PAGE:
iFart on iPhone: is this the best we can expect?
(Credit: CNET Australia)
commentary Here's something that a brief glance at the top iPhone apps could have told you.
According to Kotaku, an iPhone game developer has told an audience at the Game Developers Conference 09 that the secret to creating a successful game for the iPhone is producing a product so simple it can be described quickly to someone else.
"I think quality is largely irrelevant," Adam Saltsman, creator of Wurdle, told the crowd during a discussion of independent game development for the iPhone and iPod Touch. "I think the defining thing is how quickly you can describe your product to someone else." Saltsman prepares to put this theory into action with his next iPhone game centring around the simple act of popping pimples. Wurdle at least has the pretensions of a real game.
This position flies in the face of assertions by other developers during GDC that the iPhone was a powerful platform and not to be underestimated. The processing power of the iPhone has been compared to a first generation Sony PlayStation, but to date these resources have been underutilised by a proliferation of fart sound applications and cowbells. Add to this the fact that iPhone games wearing the badge of quality, like EA'sconsole port or the Metal Gear Solid iPhone game, have the polish of a better product but lack the necessary elements of a good game, like the ability to produce the human experience we call "fun".
Even more concerning is that software developers are actually turning away from traditional projects for more robust desktop systems to dedicate time to churn out cheaper products for a limited platform. As reported on CNET.com, Pangea Software will develop exclusively for the iPhone following significant financial success with its current iPhone products.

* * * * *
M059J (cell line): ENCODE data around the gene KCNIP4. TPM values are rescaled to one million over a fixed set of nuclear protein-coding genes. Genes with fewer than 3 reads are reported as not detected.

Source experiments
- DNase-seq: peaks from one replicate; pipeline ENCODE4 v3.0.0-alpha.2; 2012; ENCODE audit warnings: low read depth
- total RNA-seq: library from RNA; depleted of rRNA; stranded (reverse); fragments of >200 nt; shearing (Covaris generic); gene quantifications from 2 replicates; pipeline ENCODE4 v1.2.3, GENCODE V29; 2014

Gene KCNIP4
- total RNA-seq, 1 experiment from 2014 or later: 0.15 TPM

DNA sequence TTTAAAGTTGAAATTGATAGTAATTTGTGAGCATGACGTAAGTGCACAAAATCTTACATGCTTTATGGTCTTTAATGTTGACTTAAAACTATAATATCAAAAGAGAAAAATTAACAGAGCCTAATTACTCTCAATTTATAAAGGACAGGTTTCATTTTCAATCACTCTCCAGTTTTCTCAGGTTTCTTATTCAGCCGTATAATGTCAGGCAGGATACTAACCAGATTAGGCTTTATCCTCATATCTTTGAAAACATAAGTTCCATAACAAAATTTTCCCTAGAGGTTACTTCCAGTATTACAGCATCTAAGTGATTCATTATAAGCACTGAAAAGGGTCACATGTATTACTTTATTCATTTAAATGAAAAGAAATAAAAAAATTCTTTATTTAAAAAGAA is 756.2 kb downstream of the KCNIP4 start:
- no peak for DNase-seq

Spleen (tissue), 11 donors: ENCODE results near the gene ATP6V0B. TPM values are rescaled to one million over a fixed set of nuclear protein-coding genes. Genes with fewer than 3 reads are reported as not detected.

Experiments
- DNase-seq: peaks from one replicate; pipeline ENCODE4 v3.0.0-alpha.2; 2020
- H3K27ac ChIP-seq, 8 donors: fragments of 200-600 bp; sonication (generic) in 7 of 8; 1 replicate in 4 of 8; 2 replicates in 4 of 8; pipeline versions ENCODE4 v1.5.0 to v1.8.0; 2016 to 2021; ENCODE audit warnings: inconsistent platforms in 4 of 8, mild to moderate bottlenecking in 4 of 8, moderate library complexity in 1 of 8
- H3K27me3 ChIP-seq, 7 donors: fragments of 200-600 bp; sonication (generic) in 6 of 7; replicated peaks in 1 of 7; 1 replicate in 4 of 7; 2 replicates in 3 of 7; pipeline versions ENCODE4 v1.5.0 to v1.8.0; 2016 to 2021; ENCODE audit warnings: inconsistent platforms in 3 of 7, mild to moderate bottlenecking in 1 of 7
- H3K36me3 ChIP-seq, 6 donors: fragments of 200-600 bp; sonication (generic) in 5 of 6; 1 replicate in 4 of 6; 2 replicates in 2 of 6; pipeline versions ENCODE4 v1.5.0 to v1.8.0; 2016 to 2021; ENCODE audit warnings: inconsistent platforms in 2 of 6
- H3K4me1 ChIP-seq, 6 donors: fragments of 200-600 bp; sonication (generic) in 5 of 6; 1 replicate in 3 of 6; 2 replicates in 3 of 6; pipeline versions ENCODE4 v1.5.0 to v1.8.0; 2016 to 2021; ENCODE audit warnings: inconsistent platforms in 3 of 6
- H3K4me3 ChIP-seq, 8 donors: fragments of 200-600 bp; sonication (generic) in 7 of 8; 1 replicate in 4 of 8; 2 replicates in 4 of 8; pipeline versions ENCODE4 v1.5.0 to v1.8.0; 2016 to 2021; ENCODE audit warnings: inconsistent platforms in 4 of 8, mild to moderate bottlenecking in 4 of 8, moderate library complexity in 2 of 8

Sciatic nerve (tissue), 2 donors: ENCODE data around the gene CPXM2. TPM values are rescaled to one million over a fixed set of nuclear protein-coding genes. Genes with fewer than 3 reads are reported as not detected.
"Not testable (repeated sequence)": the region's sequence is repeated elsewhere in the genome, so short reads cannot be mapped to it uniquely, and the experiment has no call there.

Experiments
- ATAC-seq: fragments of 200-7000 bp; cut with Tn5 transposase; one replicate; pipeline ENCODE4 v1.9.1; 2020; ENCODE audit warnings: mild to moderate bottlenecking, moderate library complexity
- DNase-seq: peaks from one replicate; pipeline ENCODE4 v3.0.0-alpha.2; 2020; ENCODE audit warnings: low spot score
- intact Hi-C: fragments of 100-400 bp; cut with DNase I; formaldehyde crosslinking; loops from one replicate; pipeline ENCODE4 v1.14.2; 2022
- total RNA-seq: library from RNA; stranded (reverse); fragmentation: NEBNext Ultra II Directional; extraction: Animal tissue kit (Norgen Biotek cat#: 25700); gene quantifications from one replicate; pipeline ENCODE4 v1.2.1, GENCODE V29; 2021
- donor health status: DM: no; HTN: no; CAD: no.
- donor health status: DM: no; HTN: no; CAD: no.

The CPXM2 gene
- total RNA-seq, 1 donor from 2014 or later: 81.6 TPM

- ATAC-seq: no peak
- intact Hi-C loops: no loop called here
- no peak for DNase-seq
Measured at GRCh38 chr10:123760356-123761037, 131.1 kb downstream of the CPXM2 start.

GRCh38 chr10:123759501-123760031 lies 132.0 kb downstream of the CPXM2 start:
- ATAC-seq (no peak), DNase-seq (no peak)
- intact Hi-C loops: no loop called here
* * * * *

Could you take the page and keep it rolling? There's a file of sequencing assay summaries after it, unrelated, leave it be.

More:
These are early days for the iPhone OS X platform, but is this all we can expect in the future? There's no doubt developers are capable of harnessing the true power of the iPhone hardware, but should they bother when they can make the mad money selling useless garbage? Infomedia, the company behind the iFart app, apparently earned over US$250,000 for what surely amounts to very little development compared with more useful applications.
The real shame of it all is that there are fantastic iPhone games available. Petri Purho's ingeniousis deserving of its high praise and brings classic tower defence to its true home on the iPhone. Both games make best use of the iPhone's strengths while considering the limited size of its touchscreen, and do so without a single fart sound in earshot. Obviously, we want more games like this, we're just not confident that it's what we'll end up getting.
What is your take on the state of the Apple App Store to date? Is it jam packed with valuable tools and fun games, or an ever-swelling digital compost heap? Let us know in the talkback below, or jump on the CNET Australia forums.